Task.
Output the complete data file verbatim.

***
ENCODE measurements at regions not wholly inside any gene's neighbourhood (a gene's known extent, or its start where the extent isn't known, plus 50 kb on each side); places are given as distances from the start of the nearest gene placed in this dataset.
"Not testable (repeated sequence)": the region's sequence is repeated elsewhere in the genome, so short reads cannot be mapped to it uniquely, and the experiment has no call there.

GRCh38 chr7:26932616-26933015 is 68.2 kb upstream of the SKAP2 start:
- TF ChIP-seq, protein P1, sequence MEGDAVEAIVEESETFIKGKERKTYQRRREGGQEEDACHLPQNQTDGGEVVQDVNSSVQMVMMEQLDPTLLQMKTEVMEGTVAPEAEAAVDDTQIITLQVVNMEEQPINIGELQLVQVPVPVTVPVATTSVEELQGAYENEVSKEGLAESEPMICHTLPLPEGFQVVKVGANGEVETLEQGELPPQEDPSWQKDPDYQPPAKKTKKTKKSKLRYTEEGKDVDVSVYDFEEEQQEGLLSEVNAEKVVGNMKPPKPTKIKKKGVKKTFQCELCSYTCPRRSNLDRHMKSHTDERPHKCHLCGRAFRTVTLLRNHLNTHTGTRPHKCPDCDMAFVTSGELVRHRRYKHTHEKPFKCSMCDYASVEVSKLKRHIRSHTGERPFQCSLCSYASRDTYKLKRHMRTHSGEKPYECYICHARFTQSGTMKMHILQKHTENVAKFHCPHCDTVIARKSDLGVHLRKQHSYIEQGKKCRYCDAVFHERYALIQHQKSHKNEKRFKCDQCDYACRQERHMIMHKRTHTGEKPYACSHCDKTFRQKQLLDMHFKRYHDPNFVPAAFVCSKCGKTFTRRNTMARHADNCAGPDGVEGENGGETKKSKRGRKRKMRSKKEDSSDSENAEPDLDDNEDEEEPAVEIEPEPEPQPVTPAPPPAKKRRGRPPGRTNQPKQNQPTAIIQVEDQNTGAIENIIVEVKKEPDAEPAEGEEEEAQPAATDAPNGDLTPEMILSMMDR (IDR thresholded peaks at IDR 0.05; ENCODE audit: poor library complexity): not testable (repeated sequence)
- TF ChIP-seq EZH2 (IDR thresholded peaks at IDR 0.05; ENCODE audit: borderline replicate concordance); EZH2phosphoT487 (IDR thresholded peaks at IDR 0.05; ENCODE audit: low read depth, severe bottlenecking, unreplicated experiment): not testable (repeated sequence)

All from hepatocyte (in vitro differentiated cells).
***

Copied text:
ENCODE measurements at regions not wholly inside any gene's neighbourhood (a gene's known extent, or its start where the extent isn't known, plus 50 kb on each side); places are given as distances from the start of the nearest gene placed in this dataset.
"Not testable (repeated sequence)": the region's sequence is repeated elsewhere in the genome, so short reads cannot be mapped to it uniquely, and the experiment has no call there.

GRCh38 chr7:26932616-26933015 is 68.2 kb upstream of the SKAP2 start:
- TF ChIP-seq, protein P1, sequence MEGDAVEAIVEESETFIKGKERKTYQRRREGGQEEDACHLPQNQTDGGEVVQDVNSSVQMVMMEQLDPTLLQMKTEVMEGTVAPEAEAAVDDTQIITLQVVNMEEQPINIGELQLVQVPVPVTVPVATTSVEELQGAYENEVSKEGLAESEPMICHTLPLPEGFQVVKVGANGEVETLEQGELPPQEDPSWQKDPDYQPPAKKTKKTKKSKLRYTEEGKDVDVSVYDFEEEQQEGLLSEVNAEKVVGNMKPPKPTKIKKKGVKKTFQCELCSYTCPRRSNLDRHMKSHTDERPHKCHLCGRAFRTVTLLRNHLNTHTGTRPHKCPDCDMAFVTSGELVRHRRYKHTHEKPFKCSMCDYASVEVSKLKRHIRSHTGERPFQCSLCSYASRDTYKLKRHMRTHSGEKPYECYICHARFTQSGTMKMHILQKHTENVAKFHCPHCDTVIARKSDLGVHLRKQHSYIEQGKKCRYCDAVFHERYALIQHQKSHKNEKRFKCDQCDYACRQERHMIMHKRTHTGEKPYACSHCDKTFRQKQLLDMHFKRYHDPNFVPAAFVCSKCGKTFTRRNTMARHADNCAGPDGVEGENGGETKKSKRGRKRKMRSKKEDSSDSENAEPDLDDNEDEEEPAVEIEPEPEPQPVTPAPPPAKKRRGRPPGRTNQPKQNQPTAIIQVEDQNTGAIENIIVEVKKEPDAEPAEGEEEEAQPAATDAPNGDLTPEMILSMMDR (IDR thresholded peaks at IDR 0.05; ENCODE audit: poor library complexity): not testable (repeated sequence)
- TF ChIP-seq EZH2 (IDR thresholded peaks at IDR 0.05; ENCODE audit: borderline replicate concordance); EZH2phosphoT487 (IDR thresholded peaks at IDR 0.05; ENCODE audit: low read depth, severe bottlenecking, unreplicated experiment): not testable (repeated sequence)

All from hepatocyte (in vitro differentiated cells).